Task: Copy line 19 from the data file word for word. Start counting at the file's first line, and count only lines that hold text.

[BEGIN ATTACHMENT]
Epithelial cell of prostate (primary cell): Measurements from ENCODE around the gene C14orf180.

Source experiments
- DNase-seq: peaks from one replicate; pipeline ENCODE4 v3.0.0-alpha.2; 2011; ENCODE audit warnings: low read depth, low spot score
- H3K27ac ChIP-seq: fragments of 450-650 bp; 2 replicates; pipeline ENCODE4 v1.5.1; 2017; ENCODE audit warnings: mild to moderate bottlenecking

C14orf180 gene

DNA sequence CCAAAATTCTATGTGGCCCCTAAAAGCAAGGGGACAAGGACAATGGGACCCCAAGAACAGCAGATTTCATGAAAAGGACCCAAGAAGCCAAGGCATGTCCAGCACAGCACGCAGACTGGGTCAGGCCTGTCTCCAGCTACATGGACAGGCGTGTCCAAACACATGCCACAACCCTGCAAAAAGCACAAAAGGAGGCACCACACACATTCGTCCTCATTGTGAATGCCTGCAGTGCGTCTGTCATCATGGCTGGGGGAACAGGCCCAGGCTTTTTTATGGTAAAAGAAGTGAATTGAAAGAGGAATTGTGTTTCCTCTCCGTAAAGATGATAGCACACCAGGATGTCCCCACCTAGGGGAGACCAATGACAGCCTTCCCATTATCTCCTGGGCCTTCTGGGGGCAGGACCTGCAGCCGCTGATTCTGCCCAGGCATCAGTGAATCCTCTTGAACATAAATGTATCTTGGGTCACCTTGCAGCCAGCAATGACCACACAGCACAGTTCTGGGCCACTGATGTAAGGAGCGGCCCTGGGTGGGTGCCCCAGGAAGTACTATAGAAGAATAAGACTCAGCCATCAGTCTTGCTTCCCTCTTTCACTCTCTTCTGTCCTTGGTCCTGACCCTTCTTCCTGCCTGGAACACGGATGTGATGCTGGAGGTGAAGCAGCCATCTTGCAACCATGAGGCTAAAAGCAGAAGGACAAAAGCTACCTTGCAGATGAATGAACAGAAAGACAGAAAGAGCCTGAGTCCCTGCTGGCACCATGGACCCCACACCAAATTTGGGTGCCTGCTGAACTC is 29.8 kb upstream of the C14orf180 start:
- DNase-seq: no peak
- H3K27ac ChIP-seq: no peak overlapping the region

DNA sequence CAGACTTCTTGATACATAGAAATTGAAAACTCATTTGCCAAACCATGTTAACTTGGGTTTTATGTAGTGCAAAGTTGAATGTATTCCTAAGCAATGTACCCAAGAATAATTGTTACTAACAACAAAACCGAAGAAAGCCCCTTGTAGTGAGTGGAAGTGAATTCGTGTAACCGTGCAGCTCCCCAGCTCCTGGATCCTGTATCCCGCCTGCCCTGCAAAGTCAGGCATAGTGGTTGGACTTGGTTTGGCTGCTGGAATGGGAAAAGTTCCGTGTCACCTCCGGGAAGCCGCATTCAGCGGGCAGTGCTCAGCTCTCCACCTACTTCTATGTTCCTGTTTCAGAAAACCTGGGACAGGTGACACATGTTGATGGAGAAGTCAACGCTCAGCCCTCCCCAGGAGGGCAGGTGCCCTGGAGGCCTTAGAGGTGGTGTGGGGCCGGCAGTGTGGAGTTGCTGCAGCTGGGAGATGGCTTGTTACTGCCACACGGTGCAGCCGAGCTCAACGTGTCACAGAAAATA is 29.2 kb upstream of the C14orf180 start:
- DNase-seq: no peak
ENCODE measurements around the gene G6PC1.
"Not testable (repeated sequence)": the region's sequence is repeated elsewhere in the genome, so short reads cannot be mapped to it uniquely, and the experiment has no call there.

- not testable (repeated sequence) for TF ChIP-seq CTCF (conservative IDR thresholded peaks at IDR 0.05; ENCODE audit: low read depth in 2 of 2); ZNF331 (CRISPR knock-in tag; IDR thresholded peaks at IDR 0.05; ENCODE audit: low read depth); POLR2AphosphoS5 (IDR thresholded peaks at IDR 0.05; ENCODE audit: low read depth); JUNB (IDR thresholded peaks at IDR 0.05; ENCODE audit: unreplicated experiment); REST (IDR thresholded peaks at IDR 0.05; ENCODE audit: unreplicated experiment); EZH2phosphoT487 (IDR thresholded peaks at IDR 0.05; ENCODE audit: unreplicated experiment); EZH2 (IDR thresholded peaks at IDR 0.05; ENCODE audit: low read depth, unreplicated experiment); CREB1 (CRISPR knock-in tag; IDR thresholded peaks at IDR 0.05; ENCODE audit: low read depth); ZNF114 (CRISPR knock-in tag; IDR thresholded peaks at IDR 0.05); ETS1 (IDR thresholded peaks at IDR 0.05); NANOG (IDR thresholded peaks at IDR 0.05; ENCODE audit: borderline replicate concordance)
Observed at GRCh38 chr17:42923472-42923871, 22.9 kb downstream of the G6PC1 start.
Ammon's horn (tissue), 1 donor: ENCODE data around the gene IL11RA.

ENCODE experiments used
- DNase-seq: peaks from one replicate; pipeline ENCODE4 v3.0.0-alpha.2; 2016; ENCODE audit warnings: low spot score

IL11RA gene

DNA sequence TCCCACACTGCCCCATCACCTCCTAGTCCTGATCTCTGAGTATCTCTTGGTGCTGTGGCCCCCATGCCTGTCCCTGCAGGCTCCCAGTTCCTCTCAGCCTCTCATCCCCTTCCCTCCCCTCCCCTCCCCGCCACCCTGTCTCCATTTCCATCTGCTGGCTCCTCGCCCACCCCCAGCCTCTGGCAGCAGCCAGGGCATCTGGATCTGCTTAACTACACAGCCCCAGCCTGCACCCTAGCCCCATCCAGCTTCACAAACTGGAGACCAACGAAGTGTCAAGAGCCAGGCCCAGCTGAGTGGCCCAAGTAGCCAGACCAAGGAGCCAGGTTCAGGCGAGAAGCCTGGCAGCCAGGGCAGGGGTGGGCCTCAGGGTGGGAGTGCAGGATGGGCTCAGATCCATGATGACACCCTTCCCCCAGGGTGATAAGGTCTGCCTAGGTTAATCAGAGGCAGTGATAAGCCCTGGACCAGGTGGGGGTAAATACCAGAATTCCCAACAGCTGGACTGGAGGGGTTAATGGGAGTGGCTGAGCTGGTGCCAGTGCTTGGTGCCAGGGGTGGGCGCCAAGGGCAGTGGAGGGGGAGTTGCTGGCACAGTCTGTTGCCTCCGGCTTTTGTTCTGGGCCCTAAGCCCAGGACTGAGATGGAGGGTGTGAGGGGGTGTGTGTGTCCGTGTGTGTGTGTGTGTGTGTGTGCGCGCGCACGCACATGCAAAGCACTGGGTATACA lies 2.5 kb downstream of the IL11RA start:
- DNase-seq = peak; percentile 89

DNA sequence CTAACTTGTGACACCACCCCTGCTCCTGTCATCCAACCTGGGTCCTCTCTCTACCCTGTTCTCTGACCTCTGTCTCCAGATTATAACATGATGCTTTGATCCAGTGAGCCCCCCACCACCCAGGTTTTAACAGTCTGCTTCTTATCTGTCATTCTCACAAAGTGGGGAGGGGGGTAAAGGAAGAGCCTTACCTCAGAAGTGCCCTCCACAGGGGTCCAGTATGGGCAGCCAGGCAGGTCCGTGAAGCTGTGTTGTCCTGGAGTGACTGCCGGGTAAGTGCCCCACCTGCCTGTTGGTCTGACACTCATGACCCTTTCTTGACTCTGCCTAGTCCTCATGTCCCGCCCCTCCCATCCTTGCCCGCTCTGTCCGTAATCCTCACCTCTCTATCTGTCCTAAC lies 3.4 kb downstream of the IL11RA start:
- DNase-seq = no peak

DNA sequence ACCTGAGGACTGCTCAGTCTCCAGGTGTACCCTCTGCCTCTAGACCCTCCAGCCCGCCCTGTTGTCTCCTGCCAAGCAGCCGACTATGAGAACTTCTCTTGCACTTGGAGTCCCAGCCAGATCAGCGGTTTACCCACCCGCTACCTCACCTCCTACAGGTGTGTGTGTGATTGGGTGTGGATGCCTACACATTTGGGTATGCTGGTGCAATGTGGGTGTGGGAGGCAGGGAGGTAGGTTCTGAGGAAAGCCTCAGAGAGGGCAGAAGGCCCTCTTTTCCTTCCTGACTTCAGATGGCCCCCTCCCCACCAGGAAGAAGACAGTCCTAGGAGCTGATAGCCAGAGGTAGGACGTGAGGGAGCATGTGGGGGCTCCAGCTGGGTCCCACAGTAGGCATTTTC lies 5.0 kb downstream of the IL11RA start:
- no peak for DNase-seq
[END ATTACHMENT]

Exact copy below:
DNA sequence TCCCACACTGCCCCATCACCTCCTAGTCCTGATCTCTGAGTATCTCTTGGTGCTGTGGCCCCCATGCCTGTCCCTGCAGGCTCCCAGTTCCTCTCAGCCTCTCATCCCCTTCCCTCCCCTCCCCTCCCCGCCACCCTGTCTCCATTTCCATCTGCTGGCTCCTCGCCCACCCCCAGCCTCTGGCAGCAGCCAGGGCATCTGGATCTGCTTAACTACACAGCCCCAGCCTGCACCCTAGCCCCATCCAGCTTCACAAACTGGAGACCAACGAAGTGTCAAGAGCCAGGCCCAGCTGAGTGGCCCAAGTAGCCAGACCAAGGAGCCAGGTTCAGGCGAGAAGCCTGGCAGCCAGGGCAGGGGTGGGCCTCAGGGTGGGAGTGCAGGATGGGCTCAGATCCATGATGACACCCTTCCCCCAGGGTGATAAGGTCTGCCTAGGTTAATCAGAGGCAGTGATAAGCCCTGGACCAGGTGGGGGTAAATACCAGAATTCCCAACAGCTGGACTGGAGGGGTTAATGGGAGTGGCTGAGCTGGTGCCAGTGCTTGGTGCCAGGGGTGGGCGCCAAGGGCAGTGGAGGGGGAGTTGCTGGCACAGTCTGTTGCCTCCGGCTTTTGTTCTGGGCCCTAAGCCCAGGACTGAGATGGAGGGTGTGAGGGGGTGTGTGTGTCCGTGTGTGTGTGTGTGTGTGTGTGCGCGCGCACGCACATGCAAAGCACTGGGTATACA lies 2.5 kb downstream of the IL11RA start: